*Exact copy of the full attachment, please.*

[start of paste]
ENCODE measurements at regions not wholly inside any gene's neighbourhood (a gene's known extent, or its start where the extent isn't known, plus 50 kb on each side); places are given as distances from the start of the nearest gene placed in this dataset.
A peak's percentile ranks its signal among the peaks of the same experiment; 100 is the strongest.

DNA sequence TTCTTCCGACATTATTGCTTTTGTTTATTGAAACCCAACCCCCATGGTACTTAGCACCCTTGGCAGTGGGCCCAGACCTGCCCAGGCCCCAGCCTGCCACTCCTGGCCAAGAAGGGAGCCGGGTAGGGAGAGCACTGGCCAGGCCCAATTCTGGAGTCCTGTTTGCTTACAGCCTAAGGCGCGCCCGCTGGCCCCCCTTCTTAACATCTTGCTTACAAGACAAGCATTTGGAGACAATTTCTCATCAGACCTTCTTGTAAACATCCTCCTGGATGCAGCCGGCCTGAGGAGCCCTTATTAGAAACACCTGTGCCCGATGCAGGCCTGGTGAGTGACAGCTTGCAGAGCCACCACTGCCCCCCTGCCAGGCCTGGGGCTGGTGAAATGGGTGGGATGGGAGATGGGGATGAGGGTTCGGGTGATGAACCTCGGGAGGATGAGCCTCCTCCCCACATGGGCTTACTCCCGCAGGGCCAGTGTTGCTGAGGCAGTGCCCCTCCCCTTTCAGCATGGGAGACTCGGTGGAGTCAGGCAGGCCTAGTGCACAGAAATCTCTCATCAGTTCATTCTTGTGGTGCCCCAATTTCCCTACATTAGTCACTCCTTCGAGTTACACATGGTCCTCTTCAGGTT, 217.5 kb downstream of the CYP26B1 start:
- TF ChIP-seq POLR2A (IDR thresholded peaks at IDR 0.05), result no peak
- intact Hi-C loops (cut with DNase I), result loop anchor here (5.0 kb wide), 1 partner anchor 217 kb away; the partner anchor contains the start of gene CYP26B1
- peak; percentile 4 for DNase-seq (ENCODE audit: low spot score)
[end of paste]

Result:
ENCODE measurements at regions not wholly inside any gene's neighbourhood (a gene's known extent, or its start where the extent isn't known, plus 50 kb on each side); places are given as distances from the start of the nearest gene placed in this dataset.
A peak's percentile ranks its signal among the peaks of the same experiment; 100 is the strongest.

DNA sequence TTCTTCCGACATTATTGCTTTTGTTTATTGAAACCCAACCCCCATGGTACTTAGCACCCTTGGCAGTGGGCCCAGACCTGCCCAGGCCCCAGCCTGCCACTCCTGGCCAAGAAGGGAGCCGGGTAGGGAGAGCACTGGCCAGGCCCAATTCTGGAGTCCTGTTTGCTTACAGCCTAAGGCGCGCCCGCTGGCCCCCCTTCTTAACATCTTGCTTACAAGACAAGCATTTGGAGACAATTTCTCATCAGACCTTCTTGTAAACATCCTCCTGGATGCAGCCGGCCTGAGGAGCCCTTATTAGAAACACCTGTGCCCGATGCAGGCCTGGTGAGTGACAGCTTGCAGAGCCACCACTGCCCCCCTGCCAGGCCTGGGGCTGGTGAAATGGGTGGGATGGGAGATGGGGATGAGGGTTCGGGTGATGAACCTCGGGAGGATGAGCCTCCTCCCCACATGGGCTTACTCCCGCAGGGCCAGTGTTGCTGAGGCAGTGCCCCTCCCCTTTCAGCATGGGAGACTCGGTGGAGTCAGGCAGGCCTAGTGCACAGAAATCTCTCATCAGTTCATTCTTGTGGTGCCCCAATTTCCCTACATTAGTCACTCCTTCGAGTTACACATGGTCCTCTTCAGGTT, 217.5 kb downstream of the CYP26B1 start:
- TF ChIP-seq POLR2A (IDR thresholded peaks at IDR 0.05), result no peak
- intact Hi-C loops (cut with DNase I), result loop anchor here (5.0 kb wide), 1 partner anchor 217 kb away; the partner anchor contains the start of gene CYP26B1
- peak; percentile 4 for DNase-seq (ENCODE audit: low spot score)